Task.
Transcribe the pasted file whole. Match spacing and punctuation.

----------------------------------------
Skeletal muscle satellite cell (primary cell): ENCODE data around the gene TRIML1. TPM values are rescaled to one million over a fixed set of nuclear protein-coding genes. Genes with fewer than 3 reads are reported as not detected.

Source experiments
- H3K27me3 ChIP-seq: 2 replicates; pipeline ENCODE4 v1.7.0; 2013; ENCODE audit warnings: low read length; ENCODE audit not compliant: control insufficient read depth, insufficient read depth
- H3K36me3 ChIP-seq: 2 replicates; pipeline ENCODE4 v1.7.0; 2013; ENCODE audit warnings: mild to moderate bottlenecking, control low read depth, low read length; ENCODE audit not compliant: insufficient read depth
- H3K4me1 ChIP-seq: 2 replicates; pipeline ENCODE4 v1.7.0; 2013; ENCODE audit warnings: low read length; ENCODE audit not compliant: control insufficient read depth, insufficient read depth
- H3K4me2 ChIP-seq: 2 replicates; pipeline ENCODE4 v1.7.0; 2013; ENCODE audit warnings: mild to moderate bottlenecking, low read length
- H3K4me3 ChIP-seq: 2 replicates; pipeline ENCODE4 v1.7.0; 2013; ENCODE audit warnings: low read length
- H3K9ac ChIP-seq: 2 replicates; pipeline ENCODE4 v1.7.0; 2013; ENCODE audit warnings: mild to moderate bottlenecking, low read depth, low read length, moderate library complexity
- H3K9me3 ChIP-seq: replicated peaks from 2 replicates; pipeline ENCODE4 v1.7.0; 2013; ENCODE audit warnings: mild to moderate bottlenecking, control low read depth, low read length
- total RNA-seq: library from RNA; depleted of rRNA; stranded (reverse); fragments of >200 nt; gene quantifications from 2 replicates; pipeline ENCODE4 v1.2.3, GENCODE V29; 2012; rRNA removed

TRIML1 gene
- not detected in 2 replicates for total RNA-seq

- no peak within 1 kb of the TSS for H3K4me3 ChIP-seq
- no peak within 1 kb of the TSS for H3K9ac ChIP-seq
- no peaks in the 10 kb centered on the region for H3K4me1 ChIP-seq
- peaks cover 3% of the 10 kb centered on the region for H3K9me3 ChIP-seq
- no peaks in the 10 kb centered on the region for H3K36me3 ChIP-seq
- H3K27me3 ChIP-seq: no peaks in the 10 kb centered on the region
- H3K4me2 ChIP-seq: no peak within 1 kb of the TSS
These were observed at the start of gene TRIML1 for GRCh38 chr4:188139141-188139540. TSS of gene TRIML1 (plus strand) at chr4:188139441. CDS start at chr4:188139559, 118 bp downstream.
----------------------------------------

Skeletal muscle satellite cell (primary cell): ENCODE data around the gene TRIML1. TPM values are rescaled to one million over a fixed set of nuclear protein-coding genes. Genes with fewer than 3 reads are reported as not detected.

Source experiments
- H3K27me3 ChIP-seq: 2 replicates; pipeline ENCODE4 v1.7.0; 2013; ENCODE audit warnings: low read length; ENCODE audit not compliant: control insufficient read depth, insufficient read depth
- H3K36me3 ChIP-seq: 2 replicates; pipeline ENCODE4 v1.7.0; 2013; ENCODE audit warnings: mild to moderate bottlenecking, control low read depth, low read length; ENCODE audit not compliant: insufficient read depth
- H3K4me1 ChIP-seq: 2 replicates; pipeline ENCODE4 v1.7.0; 2013; ENCODE audit warnings: low read length; ENCODE audit not compliant: control insufficient read depth, insufficient read depth
- H3K4me2 ChIP-seq: 2 replicates; pipeline ENCODE4 v1.7.0; 2013; ENCODE audit warnings: mild to moderate bottlenecking, low read length
- H3K4me3 ChIP-seq: 2 replicates; pipeline ENCODE4 v1.7.0; 2013; ENCODE audit warnings: low read length
- H3K9ac ChIP-seq: 2 replicates; pipeline ENCODE4 v1.7.0; 2013; ENCODE audit warnings: mild to moderate bottlenecking, low read depth, low read length, moderate library complexity
- H3K9me3 ChIP-seq: replicated peaks from 2 replicates; pipeline ENCODE4 v1.7.0; 2013; ENCODE audit warnings: mild to moderate bottlenecking, control low read depth, low read length
- total RNA-seq: library from RNA; depleted of rRNA; stranded (reverse); fragments of >200 nt; gene quantifications from 2 replicates; pipeline ENCODE4 v1.2.3, GENCODE V29; 2012; rRNA removed

TRIML1 gene
- not detected in 2 replicates for total RNA-seq

- no peak within 1 kb of the TSS for H3K4me3 ChIP-seq
- no peak within 1 kb of the TSS for H3K9ac ChIP-seq
- no peaks in the 10 kb centered on the region for H3K4me1 ChIP-seq
- peaks cover 3% of the 10 kb centered on the region for H3K9me3 ChIP-seq
- no peaks in the 10 kb centered on the region for H3K36me3 ChIP-seq
- H3K27me3 ChIP-seq: no peaks in the 10 kb centered on the region
- H3K4me2 ChIP-seq: no peak within 1 kb of the TSS
These were observed at the start of gene TRIML1 for GRCh38 chr4:188139141-188139540. TSS of gene TRIML1 (plus strand) at chr4:188139441. CDS start at chr4:188139559, 118 bp downstream.